Subject: INDGOV: Statement at HRC on Ad Hoc Court

The following is the text of a statement made by Indonesia at the UN Human Rights Commission in Geneva:

Statement by Ambassador Djismun Kasri, Head of Indonesian Delegation

Item 9: Question of the violation of human rights and fundamental freedoms in any part of the world.

Madam Chairperson,

The reform process initiated in 1998 by the Government of Indonesia has seen some major changes, evidanced among others by a thorough overhaul of the country's legislation and infrastructures. Nowhere have these changes been more meaningful than in the field of human rights, which the government considers crucial and where it has made serious efforts to remedy past shortcomings. This painstaking process has taken time and will now only be completed under the second five-year National Plan of Action, 2003-2008. But the are ongoing and a stronger mechanism for their implementation is in the course of elaboration.

The plan which involves all the governmental and national human rights institutions, as well as civil society, as implementing partners, is composed of five main pillars, namely: 1) Preparation of the ratification of international human rights instruments; 2) Further harmonization of domestic laws relevant to human rights; 3) Dissemination of and education in human rights; 4) Application of human rights norms and standarts; and 5) Monitoring, evaluating and reporting, including to the relevant treaty bodies, on the national implementation of human rights instruments which have been ratified by Indonesia.

At this juncture, Madam Chairperson, I should like to comment briefly on the development of the legal proceedings in the Ad Hoc Human Rights Court in the prosecution of cases of human rights abuses commited in East Timor in 1999. The court has handed down verdicts after several cases of human rights violations were established. How ever, I would like to point out that the current legal processes have not reached their final stage not least because the verdicts are now being brought to the court of appeal and to supreme court for their final adjuducation. For these reasons, therefore, we consider it unfar and unjustified that the report of the High Commissioner, as contained in document E/CN.4/2003/37, referring to so-called "informed observers", as well as the statements of several delegations speaking on this agenda item, should contain judgmental observations on certain important aspects of the legal proceedings in the ad hoc court, which are indeed still ongoing. These observations are tantamount to predjuging the ability of the Indonesian judicial system to function fairly, independently and transparently.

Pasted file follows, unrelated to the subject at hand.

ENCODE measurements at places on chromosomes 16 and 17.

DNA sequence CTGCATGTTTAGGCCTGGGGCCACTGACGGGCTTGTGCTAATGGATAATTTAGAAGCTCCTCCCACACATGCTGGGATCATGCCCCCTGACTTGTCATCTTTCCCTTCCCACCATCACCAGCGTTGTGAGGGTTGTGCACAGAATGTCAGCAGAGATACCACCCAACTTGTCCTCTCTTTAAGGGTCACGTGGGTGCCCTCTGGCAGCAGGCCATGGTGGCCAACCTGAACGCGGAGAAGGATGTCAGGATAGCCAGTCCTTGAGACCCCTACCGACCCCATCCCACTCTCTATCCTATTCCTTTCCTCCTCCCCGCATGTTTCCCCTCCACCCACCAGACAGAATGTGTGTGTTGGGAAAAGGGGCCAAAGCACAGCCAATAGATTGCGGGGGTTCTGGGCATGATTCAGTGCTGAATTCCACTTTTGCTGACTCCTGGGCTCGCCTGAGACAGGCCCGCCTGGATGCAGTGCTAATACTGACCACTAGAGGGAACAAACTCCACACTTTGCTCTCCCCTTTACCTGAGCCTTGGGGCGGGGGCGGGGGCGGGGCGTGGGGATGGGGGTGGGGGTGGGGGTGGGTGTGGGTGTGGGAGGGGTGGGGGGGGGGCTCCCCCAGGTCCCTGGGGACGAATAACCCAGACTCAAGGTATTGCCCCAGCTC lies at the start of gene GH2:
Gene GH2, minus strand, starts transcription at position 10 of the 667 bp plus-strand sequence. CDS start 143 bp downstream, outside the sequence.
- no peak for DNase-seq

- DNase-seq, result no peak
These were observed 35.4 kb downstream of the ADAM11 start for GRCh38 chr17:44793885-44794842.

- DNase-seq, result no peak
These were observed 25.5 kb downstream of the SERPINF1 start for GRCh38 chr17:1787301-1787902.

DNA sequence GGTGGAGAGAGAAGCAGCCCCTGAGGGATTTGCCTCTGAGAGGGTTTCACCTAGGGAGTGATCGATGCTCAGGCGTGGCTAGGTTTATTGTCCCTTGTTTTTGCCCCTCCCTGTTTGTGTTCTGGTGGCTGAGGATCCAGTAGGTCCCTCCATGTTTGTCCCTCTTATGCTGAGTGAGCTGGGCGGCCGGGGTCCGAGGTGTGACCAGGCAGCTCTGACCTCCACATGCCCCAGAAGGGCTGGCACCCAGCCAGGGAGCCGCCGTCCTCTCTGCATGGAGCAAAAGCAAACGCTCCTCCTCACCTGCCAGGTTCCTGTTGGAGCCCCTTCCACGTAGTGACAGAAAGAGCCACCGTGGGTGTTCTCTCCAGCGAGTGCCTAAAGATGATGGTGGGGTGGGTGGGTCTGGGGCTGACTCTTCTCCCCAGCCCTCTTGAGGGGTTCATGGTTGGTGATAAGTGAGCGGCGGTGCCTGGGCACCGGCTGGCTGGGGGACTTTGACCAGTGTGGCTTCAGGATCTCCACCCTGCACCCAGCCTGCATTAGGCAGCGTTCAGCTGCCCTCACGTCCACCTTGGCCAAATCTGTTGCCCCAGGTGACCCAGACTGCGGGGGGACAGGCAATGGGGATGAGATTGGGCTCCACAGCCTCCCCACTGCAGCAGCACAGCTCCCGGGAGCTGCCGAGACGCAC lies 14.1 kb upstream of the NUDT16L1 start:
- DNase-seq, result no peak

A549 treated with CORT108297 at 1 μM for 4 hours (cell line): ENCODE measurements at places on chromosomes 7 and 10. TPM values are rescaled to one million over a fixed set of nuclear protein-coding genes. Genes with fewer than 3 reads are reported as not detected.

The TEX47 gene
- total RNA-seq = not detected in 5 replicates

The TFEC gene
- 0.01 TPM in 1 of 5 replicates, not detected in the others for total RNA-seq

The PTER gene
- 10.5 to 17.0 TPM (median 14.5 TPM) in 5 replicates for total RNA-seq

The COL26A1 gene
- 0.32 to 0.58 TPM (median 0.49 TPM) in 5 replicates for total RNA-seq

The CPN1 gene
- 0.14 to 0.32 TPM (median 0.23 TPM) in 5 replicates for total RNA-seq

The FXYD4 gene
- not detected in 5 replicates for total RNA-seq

My Government is commited to ensure that the ad hoc court functions effectively and in accordance with due process of law. However, it cannot intervene in this process, nor can it impinge on the jurisdiction of the judiciary. Likewise, the conclusions of KPP-HAM on the basis of the preliminary inquiry conducted by Komnas HAM are independent from, and do not predetermine, any conclusions reached by the Attorney-General's Office on the basis of its own investigations. As for the functioning of the ad hoc court itself, the first of its king in Indonesia, it reflects the current reform process through the substantive and procedural laws which govern its proceedings. Although we are not claiming that it is perfect yet and that some aspects cannot still be improved, this does not warrant the heavy-handed criticism and condemnation we have received.

Madam Chairperson,

I should like to conclude by pointing out the positive spirit in which the forging of relations between the Governments of Indonesia and Timor Lorosae has taken plase. We are much encouraged by this forward-looking attitude which, we are conviced, will be instrumental in helping to solve any remaining issues as well as in building our long-term productive bilateral relations.

Thank you


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